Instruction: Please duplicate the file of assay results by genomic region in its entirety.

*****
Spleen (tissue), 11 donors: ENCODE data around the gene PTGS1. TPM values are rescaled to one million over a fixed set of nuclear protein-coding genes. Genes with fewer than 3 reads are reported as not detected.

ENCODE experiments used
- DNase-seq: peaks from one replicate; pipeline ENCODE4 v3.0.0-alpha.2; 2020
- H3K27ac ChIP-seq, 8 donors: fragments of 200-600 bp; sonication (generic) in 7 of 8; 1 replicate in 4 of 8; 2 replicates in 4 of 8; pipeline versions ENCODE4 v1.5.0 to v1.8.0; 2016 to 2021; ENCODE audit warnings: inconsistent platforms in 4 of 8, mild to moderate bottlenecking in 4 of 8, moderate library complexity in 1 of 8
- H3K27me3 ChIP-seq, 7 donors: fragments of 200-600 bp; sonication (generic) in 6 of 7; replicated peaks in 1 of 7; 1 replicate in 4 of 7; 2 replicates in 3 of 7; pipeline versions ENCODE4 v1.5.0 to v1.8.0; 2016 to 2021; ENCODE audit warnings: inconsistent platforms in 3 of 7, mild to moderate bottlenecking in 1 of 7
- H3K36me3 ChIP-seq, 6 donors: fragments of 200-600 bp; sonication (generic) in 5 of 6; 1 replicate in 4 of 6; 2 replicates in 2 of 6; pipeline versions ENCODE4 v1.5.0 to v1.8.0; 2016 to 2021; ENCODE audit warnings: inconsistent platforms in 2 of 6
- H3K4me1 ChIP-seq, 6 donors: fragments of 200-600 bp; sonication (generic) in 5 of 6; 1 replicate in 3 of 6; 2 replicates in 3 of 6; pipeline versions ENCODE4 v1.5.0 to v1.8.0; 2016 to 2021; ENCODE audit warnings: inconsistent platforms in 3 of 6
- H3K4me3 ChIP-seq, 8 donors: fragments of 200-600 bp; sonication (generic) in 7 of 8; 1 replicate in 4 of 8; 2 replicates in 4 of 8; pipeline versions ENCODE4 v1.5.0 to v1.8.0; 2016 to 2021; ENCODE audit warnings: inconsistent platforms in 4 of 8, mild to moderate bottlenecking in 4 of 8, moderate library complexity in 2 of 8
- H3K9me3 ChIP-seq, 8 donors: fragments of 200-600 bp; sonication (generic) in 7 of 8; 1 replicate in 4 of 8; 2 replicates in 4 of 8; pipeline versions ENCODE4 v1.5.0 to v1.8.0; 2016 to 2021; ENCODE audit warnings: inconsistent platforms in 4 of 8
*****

Spleen (tissue), 11 donors: ENCODE data around the gene PTGS1. TPM values are rescaled to one million over a fixed set of nuclear protein-coding genes. Genes with fewer than 3 reads are reported as not detected.

ENCODE experiments used
- DNase-seq: peaks from one replicate; pipeline ENCODE4 v3.0.0-alpha.2; 2020
- H3K27ac ChIP-seq, 8 donors: fragments of 200-600 bp; sonication (generic) in 7 of 8; 1 replicate in 4 of 8; 2 replicates in 4 of 8; pipeline versions ENCODE4 v1.5.0 to v1.8.0; 2016 to 2021; ENCODE audit warnings: inconsistent platforms in 4 of 8, mild to moderate bottlenecking in 4 of 8, moderate library complexity in 1 of 8
- H3K27me3 ChIP-seq, 7 donors: fragments of 200-600 bp; sonication (generic) in 6 of 7; replicated peaks in 1 of 7; 1 replicate in 4 of 7; 2 replicates in 3 of 7; pipeline versions ENCODE4 v1.5.0 to v1.8.0; 2016 to 2021; ENCODE audit warnings: inconsistent platforms in 3 of 7, mild to moderate bottlenecking in 1 of 7
- H3K36me3 ChIP-seq, 6 donors: fragments of 200-600 bp; sonication (generic) in 5 of 6; 1 replicate in 4 of 6; 2 replicates in 2 of 6; pipeline versions ENCODE4 v1.5.0 to v1.8.0; 2016 to 2021; ENCODE audit warnings: inconsistent platforms in 2 of 6
- H3K4me1 ChIP-seq, 6 donors: fragments of 200-600 bp; sonication (generic) in 5 of 6; 1 replicate in 3 of 6; 2 replicates in 3 of 6; pipeline versions ENCODE4 v1.5.0 to v1.8.0; 2016 to 2021; ENCODE audit warnings: inconsistent platforms in 3 of 6
- H3K4me3 ChIP-seq, 8 donors: fragments of 200-600 bp; sonication (generic) in 7 of 8; 1 replicate in 4 of 8; 2 replicates in 4 of 8; pipeline versions ENCODE4 v1.5.0 to v1.8.0; 2016 to 2021; ENCODE audit warnings: inconsistent platforms in 4 of 8, mild to moderate bottlenecking in 4 of 8, moderate library complexity in 2 of 8
- H3K9me3 ChIP-seq, 8 donors: fragments of 200-600 bp; sonication (generic) in 7 of 8; 1 replicate in 4 of 8; 2 replicates in 4 of 8; pipeline versions ENCODE4 v1.5.0 to v1.8.0; 2016 to 2021; ENCODE audit warnings: inconsistent platforms in 4 of 8